The next day we take a boat tour around the Wellington Harbour in the hyacinth infested waters, so thick you feel you can walk on the carpet of hypnotic ebbing and flowing vegetation. This highly invasive plant species, which originates in the Amazon basin is a global nuisance. In this case it is the British Colonials to blame. If you are caught even thinking about it in New Zealand you are sentenced to be an extra on a Peter Jackson film for the rest of your life. In Kerala it clogs the nets of fisherman and the beaches. It is a clear reminder not to put organisms were nature has not evolved them to be. When I was in Queensland, Australia, I asked a local to find and show me a cane toad for the very same reason. ‘Are you takin’ this piss, mate?’he succinctly asked. I wasn’t.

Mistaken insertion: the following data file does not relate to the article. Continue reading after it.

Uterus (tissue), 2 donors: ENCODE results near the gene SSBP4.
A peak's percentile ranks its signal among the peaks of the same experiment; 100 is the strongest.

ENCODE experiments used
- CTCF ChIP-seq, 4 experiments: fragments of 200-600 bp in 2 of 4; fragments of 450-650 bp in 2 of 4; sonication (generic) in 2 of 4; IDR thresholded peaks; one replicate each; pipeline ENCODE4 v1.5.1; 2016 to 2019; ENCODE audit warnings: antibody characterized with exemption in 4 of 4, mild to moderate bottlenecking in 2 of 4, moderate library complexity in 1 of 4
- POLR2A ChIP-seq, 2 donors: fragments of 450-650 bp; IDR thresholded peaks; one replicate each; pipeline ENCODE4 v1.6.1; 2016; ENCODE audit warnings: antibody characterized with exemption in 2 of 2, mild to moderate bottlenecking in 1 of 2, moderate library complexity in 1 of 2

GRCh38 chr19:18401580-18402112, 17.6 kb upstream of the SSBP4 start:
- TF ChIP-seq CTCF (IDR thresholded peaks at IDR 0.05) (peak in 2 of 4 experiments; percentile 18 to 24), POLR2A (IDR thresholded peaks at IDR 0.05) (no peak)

The reason we are in Kochi is do the beautiful meditative backwaters. The wife has been many years before, and now she wants us to experience it as a family. It is verdantly tranquil; tiffin off a banana leaf, birds, snakes. The only negative – a bloated dead dog we happen across when punting in a tributary. This sort of sums India up, no one wants to take responsibility for clearing it up, even though many tourists will see it and it will upset them. No one in the area seems to care that it reflects badly on them. It is the same with rubbish, no one wants to take responsibility. It makes you appreciate having such services in our western worlds. The train stations used to serve chai in clay cups, you threw them on the floor, and they biodegraded very slowly, hopefully to be eventually shovelled up and composted back into the land. These have been replaced by plastic and polystyrene, biodegradations enemy. Rats of the near future will be making dwellings from these.